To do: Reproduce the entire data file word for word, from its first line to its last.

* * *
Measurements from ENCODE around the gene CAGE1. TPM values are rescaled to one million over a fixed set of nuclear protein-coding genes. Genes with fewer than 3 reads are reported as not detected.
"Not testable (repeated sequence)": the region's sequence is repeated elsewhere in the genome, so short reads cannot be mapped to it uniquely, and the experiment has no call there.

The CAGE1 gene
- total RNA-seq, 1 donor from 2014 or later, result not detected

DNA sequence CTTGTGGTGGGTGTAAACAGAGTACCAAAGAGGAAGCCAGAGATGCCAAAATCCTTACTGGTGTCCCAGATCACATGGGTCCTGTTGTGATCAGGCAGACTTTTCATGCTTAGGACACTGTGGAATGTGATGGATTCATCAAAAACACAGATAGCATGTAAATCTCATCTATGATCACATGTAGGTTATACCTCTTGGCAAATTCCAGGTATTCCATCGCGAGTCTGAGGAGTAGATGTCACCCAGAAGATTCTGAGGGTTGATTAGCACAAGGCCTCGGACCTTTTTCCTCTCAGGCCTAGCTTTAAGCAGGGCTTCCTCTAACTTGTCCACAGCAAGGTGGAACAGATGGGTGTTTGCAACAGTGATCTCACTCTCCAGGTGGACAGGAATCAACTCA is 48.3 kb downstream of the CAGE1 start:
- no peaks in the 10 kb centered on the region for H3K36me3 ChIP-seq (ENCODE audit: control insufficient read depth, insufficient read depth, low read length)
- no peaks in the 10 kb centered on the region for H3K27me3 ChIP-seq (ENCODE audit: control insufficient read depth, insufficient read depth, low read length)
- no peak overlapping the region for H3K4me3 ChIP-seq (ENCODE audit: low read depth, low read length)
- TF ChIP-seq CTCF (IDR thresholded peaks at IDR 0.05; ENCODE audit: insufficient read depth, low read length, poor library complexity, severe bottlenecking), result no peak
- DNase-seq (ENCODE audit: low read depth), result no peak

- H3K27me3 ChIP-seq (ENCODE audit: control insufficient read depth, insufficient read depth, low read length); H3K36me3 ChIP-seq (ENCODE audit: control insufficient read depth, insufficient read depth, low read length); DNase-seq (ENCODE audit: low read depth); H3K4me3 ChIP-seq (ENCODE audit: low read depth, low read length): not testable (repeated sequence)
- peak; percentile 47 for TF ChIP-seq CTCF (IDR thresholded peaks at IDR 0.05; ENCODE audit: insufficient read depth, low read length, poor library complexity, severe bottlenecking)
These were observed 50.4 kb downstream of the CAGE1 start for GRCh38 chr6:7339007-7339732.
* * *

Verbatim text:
Measurements from ENCODE around the gene CAGE1. TPM values are rescaled to one million over a fixed set of nuclear protein-coding genes. Genes with fewer than 3 reads are reported as not detected.
"Not testable (repeated sequence)": the region's sequence is repeated elsewhere in the genome, so short reads cannot be mapped to it uniquely, and the experiment has no call there.

The CAGE1 gene
- total RNA-seq, 1 donor from 2014 or later, result not detected

DNA sequence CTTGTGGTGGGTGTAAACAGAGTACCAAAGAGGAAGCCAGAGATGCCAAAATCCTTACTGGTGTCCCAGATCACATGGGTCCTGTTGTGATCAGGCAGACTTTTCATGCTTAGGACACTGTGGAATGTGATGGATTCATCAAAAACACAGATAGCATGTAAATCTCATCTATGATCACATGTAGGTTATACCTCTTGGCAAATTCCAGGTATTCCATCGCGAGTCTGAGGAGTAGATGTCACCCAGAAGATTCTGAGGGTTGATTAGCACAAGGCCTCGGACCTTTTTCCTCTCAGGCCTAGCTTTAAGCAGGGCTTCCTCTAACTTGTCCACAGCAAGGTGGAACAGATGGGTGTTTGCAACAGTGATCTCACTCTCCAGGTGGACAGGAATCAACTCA is 48.3 kb downstream of the CAGE1 start:
- no peaks in the 10 kb centered on the region for H3K36me3 ChIP-seq (ENCODE audit: control insufficient read depth, insufficient read depth, low read length)
- no peaks in the 10 kb centered on the region for H3K27me3 ChIP-seq (ENCODE audit: control insufficient read depth, insufficient read depth, low read length)
- no peak overlapping the region for H3K4me3 ChIP-seq (ENCODE audit: low read depth, low read length)
- TF ChIP-seq CTCF (IDR thresholded peaks at IDR 0.05; ENCODE audit: insufficient read depth, low read length, poor library complexity, severe bottlenecking), result no peak
- DNase-seq (ENCODE audit: low read depth), result no peak

- H3K27me3 ChIP-seq (ENCODE audit: control insufficient read depth, insufficient read depth, low read length); H3K36me3 ChIP-seq (ENCODE audit: control insufficient read depth, insufficient read depth, low read length); DNase-seq (ENCODE audit: low read depth); H3K4me3 ChIP-seq (ENCODE audit: low read depth, low read length): not testable (repeated sequence)
- peak; percentile 47 for TF ChIP-seq CTCF (IDR thresholded peaks at IDR 0.05; ENCODE audit: insufficient read depth, low read length, poor library complexity, severe bottlenecking)
These were observed 50.4 kb downstream of the CAGE1 start for GRCh38 chr6:7339007-7339732.